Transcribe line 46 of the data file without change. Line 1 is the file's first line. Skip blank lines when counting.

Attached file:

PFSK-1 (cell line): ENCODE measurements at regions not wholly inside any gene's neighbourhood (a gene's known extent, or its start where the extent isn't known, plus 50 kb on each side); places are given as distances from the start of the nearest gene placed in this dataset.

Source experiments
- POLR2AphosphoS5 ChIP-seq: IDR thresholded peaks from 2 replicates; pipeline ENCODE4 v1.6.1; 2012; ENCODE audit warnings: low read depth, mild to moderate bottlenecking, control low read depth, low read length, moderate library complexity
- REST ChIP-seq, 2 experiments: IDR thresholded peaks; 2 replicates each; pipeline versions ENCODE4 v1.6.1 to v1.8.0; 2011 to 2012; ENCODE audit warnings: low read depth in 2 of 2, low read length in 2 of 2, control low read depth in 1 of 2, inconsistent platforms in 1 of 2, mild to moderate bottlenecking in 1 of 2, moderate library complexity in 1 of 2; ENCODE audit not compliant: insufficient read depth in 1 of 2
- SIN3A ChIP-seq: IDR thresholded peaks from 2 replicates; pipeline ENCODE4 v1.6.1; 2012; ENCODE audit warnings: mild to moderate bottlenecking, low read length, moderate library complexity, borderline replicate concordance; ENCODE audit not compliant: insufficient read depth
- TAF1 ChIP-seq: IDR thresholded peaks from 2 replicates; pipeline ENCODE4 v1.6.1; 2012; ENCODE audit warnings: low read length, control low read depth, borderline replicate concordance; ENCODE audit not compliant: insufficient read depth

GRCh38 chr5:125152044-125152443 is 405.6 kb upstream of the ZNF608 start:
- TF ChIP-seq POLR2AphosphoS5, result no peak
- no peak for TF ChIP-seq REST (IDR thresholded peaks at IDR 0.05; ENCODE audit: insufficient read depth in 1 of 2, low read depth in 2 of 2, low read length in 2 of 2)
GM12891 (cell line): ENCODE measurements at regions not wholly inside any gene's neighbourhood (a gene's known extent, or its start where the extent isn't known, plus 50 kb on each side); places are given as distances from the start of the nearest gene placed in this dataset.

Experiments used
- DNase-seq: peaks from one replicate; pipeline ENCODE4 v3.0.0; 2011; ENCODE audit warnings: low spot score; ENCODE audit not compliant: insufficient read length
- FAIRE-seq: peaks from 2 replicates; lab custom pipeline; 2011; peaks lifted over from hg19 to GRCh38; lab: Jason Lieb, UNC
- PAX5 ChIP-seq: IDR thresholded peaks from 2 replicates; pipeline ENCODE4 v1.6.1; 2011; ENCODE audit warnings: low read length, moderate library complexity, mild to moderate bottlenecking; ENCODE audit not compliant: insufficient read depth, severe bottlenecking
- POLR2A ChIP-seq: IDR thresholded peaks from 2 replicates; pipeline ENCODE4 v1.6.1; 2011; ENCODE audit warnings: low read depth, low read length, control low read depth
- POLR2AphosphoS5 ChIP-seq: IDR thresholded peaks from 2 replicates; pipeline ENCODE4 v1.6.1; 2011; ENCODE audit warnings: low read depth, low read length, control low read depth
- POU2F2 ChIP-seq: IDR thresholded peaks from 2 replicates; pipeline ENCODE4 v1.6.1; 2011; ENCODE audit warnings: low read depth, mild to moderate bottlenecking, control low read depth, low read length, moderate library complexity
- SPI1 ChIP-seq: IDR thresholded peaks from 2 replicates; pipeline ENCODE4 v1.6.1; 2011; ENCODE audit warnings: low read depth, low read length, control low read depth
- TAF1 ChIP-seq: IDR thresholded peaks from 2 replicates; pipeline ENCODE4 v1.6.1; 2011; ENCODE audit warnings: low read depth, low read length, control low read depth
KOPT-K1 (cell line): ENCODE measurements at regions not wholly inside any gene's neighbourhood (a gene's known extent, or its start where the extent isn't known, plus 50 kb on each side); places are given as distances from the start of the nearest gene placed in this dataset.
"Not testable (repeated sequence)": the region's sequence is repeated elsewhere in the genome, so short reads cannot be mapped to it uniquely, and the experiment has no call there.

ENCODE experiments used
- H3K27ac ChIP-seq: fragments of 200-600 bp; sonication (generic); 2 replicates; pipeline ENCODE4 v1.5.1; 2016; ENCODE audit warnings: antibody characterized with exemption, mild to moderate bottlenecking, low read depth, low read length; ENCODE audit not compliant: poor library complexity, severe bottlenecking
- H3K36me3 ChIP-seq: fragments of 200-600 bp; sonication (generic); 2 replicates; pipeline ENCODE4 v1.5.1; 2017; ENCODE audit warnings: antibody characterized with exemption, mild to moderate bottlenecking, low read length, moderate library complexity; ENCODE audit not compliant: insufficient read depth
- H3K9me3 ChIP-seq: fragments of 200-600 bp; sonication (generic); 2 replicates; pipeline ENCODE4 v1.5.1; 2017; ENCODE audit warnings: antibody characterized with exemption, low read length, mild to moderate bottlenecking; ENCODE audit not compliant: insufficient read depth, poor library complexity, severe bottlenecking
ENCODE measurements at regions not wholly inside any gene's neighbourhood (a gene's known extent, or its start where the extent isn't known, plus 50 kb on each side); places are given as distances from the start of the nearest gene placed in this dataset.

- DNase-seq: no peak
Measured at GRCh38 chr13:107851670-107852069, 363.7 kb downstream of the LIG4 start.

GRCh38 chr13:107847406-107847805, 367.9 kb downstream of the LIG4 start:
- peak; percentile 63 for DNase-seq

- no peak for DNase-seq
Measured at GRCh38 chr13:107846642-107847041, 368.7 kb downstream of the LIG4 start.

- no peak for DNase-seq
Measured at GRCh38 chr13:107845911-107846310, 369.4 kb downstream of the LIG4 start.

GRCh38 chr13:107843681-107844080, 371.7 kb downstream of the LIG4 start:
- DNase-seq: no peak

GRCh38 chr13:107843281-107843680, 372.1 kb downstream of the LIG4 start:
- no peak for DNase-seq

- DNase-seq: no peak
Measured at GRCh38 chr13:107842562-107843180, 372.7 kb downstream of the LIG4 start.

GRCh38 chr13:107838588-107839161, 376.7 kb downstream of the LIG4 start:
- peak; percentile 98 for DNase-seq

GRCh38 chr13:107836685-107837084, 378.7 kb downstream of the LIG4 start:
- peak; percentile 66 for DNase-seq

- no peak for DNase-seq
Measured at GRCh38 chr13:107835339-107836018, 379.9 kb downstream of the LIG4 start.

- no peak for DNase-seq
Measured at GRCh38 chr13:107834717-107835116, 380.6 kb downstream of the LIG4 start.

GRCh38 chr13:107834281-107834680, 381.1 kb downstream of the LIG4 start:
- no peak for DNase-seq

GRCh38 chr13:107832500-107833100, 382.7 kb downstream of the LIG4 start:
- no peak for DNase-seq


Measured at GRCh38 chr13:107835339-107836018, 379.9 kb downstream of the LIG4 start.